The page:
North Korea fired two projectiles on Thursday, the South's military said, with nuclear talks between Pyongyang and Washington at a deadlock.
The weapons were launched from South Pyongan province in an easterly direction over the sea, Seoul's Joint Chiefs of Staff said in a statement, without specifying the type of device involved.
"We are maintaining readiness and monitoring in case of additional launches," they added.
It is the latest in a series of launches by the North but the first since October 2, when it fired a sea-launched missile in a provocative move -- a submarine-based missile capability would change the military balance.
The North then walked away from working-level nuclear talks with the US in Sweden, saying it was disappointed at the lack of "new and creative" solutions offered by Washington.
Pyongyang is under multiple sets of international sanctions over its banned nuclear weapon and ballistic missile programmes, which it says it needs to defend against a possible US invasion.
It is demanding the easing of the measures and has repeatedly urged Washington to come forward with a new offer by the end of this year.
On Sunday, the North's state media carried a statement from Kim Yong Chol -- previously the North's counterpart to US Secretary of State Mike Pompeo -- accusing Washington of seeking to "isolate and stifle the DPRK in a more crafty and vicious way than before".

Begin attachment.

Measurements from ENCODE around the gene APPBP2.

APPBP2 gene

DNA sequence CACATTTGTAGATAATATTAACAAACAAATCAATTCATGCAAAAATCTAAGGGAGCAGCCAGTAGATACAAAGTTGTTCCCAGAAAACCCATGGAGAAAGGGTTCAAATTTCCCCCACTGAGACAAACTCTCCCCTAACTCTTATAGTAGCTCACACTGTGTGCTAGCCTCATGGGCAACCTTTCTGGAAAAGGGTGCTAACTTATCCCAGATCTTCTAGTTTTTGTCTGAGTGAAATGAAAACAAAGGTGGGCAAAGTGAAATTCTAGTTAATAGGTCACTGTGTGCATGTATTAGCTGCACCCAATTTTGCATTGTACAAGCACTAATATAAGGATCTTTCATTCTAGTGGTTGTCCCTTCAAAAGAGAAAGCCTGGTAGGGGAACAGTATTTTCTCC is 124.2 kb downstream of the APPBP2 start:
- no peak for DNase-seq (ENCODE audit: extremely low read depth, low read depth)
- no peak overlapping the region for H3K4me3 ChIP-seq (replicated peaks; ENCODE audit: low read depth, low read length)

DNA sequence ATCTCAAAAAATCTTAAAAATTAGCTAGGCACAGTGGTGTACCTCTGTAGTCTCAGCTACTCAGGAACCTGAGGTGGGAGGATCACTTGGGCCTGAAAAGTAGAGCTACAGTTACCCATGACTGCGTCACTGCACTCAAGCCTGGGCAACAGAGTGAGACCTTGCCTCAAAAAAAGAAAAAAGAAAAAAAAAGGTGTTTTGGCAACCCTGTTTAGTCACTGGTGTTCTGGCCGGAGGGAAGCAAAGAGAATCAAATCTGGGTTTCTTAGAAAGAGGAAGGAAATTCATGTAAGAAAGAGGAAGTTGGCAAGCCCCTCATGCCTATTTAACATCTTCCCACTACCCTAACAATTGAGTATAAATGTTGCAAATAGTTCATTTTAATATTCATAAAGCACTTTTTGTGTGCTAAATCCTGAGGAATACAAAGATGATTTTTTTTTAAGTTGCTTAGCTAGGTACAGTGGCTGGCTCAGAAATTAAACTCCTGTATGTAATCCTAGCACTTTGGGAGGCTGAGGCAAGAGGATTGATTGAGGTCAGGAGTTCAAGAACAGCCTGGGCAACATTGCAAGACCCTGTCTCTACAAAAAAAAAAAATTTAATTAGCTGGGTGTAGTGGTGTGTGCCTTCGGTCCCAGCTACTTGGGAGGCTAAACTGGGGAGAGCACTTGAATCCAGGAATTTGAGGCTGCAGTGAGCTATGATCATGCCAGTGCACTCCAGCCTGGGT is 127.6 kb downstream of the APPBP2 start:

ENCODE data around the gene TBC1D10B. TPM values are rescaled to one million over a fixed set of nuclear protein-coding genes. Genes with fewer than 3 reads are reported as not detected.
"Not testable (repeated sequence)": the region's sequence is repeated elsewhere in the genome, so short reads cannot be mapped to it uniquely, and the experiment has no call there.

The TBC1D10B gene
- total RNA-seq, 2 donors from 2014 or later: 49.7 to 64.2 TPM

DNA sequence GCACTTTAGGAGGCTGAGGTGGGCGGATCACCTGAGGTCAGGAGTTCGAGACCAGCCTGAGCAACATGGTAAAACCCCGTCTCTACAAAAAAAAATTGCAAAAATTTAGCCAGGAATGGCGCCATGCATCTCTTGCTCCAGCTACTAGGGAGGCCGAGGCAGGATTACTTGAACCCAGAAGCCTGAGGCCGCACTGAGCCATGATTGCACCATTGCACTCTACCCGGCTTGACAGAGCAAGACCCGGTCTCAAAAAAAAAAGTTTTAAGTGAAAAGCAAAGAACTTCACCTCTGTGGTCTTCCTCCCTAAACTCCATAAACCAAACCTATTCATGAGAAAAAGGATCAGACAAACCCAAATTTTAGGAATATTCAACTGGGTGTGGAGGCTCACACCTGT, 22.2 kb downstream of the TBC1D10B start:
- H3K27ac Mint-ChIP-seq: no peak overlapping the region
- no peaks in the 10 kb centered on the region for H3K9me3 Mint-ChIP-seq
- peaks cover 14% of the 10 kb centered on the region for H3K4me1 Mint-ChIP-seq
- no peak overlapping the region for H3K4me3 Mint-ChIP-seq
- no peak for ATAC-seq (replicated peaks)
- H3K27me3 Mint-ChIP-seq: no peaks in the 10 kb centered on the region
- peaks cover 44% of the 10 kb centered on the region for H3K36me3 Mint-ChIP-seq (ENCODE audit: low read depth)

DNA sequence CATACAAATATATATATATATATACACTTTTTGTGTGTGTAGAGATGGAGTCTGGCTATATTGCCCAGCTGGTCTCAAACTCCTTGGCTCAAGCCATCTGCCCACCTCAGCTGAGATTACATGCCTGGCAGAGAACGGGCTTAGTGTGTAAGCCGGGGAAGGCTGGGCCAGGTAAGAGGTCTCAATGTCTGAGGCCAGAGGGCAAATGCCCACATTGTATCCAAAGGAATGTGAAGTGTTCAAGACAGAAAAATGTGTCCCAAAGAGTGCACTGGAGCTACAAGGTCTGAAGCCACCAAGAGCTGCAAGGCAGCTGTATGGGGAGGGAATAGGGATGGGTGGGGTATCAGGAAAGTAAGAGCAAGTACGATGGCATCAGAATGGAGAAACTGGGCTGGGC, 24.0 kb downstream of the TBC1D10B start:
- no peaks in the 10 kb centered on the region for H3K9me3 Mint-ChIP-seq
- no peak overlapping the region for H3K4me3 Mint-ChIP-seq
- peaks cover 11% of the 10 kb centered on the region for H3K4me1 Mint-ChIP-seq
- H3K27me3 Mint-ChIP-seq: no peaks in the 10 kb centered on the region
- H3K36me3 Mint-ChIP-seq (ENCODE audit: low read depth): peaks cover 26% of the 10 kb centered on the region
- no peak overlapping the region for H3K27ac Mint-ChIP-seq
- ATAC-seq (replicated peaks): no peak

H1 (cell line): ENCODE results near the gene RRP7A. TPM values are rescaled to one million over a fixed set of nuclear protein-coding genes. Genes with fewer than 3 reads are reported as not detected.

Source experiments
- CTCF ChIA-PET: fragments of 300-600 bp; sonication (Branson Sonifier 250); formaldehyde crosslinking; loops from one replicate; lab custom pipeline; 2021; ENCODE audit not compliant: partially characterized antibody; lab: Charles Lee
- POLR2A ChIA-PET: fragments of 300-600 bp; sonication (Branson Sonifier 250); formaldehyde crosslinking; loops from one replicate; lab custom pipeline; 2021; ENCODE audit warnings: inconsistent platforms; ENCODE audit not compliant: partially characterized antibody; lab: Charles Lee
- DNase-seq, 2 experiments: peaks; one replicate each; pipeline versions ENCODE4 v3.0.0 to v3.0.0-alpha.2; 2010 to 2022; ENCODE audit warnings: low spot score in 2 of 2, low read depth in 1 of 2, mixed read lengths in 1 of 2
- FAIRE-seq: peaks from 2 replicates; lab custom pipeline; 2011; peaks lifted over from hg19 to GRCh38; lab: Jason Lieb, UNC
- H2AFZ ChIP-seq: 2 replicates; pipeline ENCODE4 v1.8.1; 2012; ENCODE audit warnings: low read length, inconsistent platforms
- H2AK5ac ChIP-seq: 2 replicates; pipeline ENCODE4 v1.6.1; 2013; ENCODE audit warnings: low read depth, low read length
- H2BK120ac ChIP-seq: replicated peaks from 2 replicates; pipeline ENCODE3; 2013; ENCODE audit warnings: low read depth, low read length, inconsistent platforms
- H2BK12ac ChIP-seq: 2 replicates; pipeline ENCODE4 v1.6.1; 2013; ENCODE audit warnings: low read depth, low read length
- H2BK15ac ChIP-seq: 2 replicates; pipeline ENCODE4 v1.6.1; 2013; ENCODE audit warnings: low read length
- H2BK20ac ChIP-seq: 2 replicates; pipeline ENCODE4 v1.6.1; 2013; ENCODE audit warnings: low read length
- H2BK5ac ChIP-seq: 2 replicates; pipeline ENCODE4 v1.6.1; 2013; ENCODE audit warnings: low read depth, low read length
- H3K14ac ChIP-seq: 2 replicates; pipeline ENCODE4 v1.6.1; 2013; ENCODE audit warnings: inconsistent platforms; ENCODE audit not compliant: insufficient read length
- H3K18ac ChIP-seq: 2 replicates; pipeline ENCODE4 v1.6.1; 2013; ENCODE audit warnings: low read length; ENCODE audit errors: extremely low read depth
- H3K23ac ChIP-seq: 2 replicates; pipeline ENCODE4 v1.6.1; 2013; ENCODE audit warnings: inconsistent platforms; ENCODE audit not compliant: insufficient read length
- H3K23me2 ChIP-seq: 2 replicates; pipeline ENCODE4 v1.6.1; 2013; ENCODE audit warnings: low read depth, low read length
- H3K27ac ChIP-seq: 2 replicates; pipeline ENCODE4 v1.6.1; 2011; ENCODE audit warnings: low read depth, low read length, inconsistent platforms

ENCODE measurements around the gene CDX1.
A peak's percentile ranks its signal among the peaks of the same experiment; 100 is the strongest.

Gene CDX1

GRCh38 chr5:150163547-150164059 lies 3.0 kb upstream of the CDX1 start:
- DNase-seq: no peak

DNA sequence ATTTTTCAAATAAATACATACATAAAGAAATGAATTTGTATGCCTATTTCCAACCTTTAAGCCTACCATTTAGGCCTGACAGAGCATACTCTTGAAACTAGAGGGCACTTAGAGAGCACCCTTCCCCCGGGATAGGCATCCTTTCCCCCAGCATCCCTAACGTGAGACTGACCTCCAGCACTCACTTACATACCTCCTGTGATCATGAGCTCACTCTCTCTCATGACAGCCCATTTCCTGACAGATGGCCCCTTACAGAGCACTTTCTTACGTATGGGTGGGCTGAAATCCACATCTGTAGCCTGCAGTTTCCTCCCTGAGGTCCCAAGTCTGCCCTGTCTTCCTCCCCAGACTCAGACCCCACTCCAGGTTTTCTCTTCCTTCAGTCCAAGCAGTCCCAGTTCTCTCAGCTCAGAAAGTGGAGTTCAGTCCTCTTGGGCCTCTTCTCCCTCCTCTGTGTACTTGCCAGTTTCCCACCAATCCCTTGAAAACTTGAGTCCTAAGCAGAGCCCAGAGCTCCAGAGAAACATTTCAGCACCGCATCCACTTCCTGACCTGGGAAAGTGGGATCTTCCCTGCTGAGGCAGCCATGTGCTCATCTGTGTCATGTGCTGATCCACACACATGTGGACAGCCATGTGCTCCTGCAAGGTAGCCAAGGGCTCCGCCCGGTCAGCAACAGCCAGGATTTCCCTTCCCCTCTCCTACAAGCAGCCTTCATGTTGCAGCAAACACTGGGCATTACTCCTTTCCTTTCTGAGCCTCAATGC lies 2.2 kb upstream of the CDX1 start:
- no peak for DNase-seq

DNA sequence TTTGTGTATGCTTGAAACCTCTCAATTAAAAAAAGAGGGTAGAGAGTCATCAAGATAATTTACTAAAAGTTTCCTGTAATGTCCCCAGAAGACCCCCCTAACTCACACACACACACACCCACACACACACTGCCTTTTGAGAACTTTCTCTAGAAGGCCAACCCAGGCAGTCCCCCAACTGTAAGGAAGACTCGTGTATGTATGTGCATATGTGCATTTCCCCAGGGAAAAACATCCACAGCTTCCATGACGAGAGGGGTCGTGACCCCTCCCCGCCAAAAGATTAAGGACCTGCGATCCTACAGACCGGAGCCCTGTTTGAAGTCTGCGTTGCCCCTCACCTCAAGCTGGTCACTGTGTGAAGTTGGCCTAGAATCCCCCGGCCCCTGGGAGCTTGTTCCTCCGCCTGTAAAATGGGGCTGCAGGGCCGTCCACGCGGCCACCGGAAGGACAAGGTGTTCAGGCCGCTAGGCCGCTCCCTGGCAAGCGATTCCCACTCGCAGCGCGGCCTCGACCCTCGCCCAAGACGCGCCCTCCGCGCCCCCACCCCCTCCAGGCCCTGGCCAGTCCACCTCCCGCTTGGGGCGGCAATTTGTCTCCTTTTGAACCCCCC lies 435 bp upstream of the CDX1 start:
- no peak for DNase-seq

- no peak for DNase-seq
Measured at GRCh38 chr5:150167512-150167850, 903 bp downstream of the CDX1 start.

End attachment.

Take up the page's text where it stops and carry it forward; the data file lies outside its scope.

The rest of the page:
He lauded the "close personal relations" between leader Kim Jong Un and US President Donald Trump, but warned: "There is a limit to everything."
Talks between Pyongyang and Washington have stalled since the two men's Hanoi summit broke down without an agreement in February.
The meeting had been intended to build on their high-profile first summit in Singapore last year, when Mr Kim signed a vague pledge to work towards "denuclearisation of the Korean peninsula".
The latest launch displayed Pyongyang's frustration over the lack of progress in nuclear talks, analysts say.
"The launch is a display of its warning to both Seoul and Washington that it can carry out more military activities unless the US comes up with a 'new method'," said Lim Eul-chul, professor of North Korean studies at Kyungnam University.
Thursday's launch came despite Mr Kim sending a message of condolences to the South's President Moon Jae-in on Wednesday for the death of his mother, who was born in the North.
"From our perspective, the North's behaviour is not rational that it does something like this during the mourning period," Mr Lim said.
"But the launch today shows that the true nature of North Korea is inexplicable in our value system."
Contacts between the North and South have stalled since Hanoi and Pyongyang has repeatedly excoriated Seoul for joint military drills with Washington and not following through on inter-Korean agreements signed last year.
Mr Kim last week inspected the Mount Kumgang complex which once hosted Southern tourists visiting the North -- a symbol of inter-Korean cooperation -- and ordered the demolition of Southern-built facilities.
Pyongyang this week refused Seoul's request for face-to-face meetings to discuss the issue.